10 Ways To Keep Your Weekly Food Shop Costs Down

Spring Flowers
Looking back through our food bills over the last few months, most of the time we’ve managed to keep our weekly food shops costs down to around £60 a week for two people. We could probably get them lower still if we really wanted, but for a sustainable, healthy, varied diet with a fair few treats (and a fair bit of wine), it works for us doing one main shop, online, in one main supermarket every other week. I then usually buy meat separately from the butchers. SO much better quality, and usually no more expensive than the ‘better’ meat in the supermarket. Here’s what we do.

1. Planning planning planning. I’ve mentioned my love of planning before, but by planning your meals you’ll avoid waste from randomly chucking packets of meat, cheese, extra little naughty but nice bits and pieces in your trolley that you don’t need, or even want. So I make a list, first checking our toings and froings so that we can almost always eat together too which is nice. Ahhh 🙂

2. Plan a balanced week. We’re always being told to eat a variety of meals, but by adding a bit of balance in your week including veggie and vegan meals this can also really help to keep costs down. I usually do at least one meal where the main ingredient is lentils or beans, and this usually means the cost per portion is less than £1. Because I usually make a batch of this, then it means we have leftovers for the following day which brings me to…

3. Batch cook. This usually saves money – especially with the veggie options as you can then eat the same meal the following day. It certainly saves time, both in terms of planning and cooking. I expect it saves on fuel costs too, although I have to say I haven’t gone into such detail here.

4. Bulk buy. Although lots of frugal living tips will recommend you only buy what you need (this post included) it makes sense to bulk buy things you know you’ll always need as they’re often cheaper that way. I stash lentils, chickpeas, butter beans, cannellini beans, tinned tomatoes, pasta – and onions and carrots – in the cupboards. Then I can easily make a big batch of veggie chilli, or bean burgers when I need.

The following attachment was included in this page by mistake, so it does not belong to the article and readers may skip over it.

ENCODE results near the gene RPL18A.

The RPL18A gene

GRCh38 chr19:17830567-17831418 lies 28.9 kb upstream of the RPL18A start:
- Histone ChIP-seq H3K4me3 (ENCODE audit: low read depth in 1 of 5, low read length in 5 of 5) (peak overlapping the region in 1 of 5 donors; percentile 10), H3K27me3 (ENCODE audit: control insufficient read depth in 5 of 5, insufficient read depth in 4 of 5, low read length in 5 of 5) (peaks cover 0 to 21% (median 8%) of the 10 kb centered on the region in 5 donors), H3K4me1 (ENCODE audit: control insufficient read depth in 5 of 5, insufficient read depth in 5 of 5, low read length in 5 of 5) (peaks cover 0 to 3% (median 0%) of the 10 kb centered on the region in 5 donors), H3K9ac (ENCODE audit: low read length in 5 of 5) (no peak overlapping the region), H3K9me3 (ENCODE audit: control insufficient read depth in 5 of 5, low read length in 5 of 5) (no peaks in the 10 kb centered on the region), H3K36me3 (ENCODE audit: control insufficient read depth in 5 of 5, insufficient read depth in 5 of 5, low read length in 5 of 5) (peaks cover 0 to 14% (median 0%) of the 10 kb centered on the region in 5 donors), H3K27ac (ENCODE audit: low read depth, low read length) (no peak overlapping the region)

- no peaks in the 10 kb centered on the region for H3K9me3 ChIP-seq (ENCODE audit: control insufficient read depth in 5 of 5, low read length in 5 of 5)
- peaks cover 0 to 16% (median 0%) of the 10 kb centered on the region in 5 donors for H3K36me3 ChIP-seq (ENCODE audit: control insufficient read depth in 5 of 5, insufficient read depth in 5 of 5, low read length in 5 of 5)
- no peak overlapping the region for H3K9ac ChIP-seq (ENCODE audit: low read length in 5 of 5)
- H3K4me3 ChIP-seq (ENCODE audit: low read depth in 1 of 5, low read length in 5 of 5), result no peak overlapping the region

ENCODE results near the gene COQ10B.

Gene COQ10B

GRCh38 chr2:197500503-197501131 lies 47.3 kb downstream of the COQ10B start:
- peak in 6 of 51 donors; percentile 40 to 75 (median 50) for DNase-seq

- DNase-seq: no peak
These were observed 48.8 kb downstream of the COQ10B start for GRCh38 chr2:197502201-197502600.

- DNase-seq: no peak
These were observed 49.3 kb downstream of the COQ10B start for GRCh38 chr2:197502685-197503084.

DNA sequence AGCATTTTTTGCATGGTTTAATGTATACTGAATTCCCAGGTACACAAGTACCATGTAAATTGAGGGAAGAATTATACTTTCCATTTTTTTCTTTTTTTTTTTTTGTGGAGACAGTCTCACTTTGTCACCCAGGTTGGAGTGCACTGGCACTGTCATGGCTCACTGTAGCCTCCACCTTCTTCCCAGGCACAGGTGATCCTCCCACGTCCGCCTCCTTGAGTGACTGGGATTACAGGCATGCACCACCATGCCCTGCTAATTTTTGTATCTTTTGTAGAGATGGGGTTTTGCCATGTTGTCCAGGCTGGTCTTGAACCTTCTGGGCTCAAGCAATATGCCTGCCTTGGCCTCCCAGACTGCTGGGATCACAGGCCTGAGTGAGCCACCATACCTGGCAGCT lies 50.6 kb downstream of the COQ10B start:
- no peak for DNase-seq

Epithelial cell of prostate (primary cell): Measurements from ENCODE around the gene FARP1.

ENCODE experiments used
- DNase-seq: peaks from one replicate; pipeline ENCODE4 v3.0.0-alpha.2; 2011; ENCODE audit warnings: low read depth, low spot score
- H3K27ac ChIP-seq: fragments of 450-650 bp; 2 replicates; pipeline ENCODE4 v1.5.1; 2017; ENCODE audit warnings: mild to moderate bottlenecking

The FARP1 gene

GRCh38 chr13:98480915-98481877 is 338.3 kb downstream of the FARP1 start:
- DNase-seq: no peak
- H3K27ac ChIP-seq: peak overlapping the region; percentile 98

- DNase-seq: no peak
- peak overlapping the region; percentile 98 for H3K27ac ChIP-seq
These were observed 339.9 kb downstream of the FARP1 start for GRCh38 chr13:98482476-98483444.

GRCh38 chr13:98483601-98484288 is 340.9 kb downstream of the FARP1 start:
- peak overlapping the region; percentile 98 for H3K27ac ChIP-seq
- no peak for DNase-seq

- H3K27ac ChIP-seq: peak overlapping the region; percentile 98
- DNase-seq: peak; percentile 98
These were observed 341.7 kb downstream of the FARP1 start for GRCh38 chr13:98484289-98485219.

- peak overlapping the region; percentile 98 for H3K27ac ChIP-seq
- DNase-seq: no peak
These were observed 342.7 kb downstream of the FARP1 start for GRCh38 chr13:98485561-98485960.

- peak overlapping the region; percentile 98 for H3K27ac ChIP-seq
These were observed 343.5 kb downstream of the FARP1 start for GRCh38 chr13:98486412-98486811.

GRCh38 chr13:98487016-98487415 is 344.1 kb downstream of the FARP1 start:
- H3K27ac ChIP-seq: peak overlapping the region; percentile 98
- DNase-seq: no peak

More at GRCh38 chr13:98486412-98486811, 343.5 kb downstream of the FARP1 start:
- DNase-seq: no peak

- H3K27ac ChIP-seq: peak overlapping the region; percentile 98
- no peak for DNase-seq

5. Look for the ‘world foods’ sections. Lentils, herbs, spices, chickpeas, flour etc are almost always cheaper here than supermarket brands. And I like the way they look a little bit exotic.

6. Make your own soup. Seriously – don’t buy cartons of carrot soup when you can make over 2 litres of the stuff for about 99p. And you will know exactly what’s in it.

7. Bake your own bread (for the same reasons as above).

8. Types of essentials where you can get away with the supermarket’s own brand: tinned tomatoes, tinned beans, dried herbs, mature cheddar cheese, stilton, most fresh fruit and vegetables. Essentials where I think you have to go a little step up (but maybe I’m being a food snob?): butter, frozen peas, bacon, tea and coffee, bread.

9. Always buy a whole chicken. Obviously, there being nothing better than Roast Chicken and a Country Walk, this means you can make at least 4 portions of a lovely roast chicken dinner, plus 4-6 portions of chicken pie, pasta, fajitas, pasties (etc etc etc) and then another 6 portions of soup from one chicken. I love that. To do that, you have to buy a large bird (around 1.8 kilos) and don’t be too greedy with the meat portions – bulk all the meals out with veggies.

10. Buy wine, chocolates etc on special offer. Where our bills tend to go up is because I love my wine, and he loves his chocolate. So I always make sure we bulk buy both, when certain brands are on offer. The only problem with that is that there is then always wine and chocolate in the house! But that’s a problem for another post 🙂

How do you shop frugally?

I love to hear what you think, what makes you smile and what you like eating - do leave a comment!

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